At the Aldrich’s Market uptown location, Port Townsend’s Jim Rondeau said he likes the fact that the compactor has solar technology that allows it to hold more trash than a conventional bin and alerts collectors when the bins are ready to be emptied. (Jeannie McMacken/Peninsula Daily News)

At the Aldrich’s Market uptown location, Port Townsend’s Jim Rondeau said he likes the fact that the compactor has solar technology that allows it to hold more trash than a conventional bin and alerts collectors when the bins are ready to be emptied. (Jeannie McMacken/Peninsula Daily News)

Trash compactors set up at 10 sites in Port Townsend

PORT TOWNSEND — Trash disposal and recycling has just gone high tech with the installation of solar powered Big Belly units in high pedestrian traffic areas in Port Townsend.

Civil Engineer Laura Parsons with the city of Port Townsend said the new trash compactors, which were installed Friday, will be leased over the next five years at a cost of $18,000 per year. There are 10 sites with two units per site — one recycling and one trash for a total of 20 units.

City Manager David Timmons said the units will reduce or eliminate overflowing trash cans which was a problem that needed a solution.

He said that people were throwing large bags of household garbage in bins and that impacted the amount of times the disposal company had to empty them. Overflowing trash was also a problem for birds and animals and made cleanup difficult and the areas unsightly, he said.

“These are solar powered trash compactors for sidewalk use,” Timmons said.

“They hold about 20 regular cans per unit,” he said. “Smart technology alerts the driver when there needs to be a pick-up and what its current status is. That gives us a lot of great data so we can begin to track high use and high capacity, and then we can begin to look at how we can redistribute them if necessary. They can be relocated if we find other areas have a high volume of use.”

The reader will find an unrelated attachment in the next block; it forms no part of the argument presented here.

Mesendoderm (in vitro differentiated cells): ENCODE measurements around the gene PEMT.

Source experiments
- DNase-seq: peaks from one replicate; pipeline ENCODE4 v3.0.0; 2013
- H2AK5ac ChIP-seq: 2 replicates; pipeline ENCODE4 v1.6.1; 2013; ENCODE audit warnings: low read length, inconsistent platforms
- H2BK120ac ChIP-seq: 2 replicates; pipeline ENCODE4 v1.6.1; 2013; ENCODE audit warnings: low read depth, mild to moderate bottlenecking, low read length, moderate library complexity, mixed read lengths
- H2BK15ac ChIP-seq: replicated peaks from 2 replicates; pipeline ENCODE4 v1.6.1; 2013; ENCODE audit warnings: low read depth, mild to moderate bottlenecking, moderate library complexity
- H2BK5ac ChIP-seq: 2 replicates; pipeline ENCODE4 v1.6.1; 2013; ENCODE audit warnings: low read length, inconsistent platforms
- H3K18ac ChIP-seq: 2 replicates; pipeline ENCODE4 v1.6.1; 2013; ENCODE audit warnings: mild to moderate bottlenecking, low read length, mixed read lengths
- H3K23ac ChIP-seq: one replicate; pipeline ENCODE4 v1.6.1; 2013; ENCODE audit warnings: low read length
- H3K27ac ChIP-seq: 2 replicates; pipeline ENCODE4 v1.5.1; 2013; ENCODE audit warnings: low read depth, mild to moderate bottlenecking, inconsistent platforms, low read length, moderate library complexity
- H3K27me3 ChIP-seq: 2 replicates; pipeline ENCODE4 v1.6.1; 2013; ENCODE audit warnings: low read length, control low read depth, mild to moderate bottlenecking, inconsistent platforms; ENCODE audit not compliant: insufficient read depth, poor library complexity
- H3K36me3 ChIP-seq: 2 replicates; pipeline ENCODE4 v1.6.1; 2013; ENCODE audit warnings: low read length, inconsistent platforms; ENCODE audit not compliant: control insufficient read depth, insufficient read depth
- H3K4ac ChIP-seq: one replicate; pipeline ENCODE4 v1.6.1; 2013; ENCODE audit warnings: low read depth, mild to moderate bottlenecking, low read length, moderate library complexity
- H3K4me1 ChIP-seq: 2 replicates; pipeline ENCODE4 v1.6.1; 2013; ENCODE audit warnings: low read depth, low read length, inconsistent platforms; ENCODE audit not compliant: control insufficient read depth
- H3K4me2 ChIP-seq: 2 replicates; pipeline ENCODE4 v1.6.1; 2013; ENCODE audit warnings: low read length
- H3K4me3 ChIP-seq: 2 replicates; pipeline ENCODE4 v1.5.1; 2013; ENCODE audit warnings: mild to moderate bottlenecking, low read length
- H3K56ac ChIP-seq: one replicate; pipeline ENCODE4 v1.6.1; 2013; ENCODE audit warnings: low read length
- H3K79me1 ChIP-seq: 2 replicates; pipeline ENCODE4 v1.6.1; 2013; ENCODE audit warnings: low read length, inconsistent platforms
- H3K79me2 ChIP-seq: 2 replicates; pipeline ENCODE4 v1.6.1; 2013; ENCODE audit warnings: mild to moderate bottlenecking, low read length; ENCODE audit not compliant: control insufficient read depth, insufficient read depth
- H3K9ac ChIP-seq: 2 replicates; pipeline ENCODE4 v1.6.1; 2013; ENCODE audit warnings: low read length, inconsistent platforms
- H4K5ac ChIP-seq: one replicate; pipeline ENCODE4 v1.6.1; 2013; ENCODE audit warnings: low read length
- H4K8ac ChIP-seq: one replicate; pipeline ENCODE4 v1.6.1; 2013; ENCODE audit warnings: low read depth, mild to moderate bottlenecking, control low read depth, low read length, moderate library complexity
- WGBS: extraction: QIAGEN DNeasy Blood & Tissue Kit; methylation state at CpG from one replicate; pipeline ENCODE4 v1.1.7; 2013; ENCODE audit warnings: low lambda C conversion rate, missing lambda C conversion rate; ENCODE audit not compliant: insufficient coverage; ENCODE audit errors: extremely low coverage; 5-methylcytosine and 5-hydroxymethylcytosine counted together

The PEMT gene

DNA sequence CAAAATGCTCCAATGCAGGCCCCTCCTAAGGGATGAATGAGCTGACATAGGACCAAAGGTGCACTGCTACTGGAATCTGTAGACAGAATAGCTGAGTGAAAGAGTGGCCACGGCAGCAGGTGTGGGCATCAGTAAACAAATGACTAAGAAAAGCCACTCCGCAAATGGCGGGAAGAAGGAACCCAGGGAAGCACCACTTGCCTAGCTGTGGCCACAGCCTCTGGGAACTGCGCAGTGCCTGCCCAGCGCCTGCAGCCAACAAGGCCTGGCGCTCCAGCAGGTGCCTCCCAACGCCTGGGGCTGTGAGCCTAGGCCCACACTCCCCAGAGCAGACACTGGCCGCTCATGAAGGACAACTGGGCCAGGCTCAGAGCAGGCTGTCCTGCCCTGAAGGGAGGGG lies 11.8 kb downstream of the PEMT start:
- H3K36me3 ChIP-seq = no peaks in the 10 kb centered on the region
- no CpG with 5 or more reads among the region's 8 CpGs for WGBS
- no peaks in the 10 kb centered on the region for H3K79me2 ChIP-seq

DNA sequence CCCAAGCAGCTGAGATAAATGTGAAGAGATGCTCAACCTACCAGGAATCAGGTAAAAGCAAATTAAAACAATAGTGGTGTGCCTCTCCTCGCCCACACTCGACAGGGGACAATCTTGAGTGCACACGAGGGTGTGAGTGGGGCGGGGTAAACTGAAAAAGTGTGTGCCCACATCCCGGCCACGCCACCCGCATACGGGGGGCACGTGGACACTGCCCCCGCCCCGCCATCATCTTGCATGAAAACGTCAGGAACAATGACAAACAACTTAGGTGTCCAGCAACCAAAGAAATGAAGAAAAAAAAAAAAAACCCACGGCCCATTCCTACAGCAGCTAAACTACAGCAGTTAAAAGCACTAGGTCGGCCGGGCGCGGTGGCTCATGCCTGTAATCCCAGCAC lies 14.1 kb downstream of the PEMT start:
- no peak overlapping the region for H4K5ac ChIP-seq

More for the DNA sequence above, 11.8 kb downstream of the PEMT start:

The doors on the units prevent the dumping of an entire bag of garbage and filling the can, not allowing for any more trash and leading to overflowing containers and fugitive trash polluting the streets and shoreline.

Timmons believes the number of trips made by a garbage truck will be reduced which will result in an overall cost savings in garbage removal.

Pubic Works Director Greg Lanning said because these units are being used in the historic district, the Historic Preservation Commission gave a thumbs-up to the design.

“The Historic Preservation Commission received a presentation on the units and the proposed locations and commented, ” Lanning said. “These new trash compactors are intended to reduce overflowing trash and help clean up our downtown area. We believe that the HPC agrees with this overarching goal.”

The units were ordered with a minimal amount of logos and feature only explanatory information.

“If there was a more historic look available, we would have certainly tried for it,” Lanning said.

Uptown units are located at Lawrence and Tyler streets — one in front of Aldrich’s Market and one on the opposite corner, diagonally across the intersection.

In the downtown core are eight locations: Cotton Building, replaces existing recycling container; Haller Fountain replaces an existing recycling container; Monroe and Washington streets replaces an existing trash container; Water and Adams streets, Water and Taylor streets, Water and Tyler streets, Water and Polk streets and Water and Filmore streets replaces existing trash containers.

The old trash bins will continue to be used, re-sited to other places around town.

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Jefferson County Editor/Reporter Jeannie McMacken can be reached at 360-385-2335 or at [email protected]

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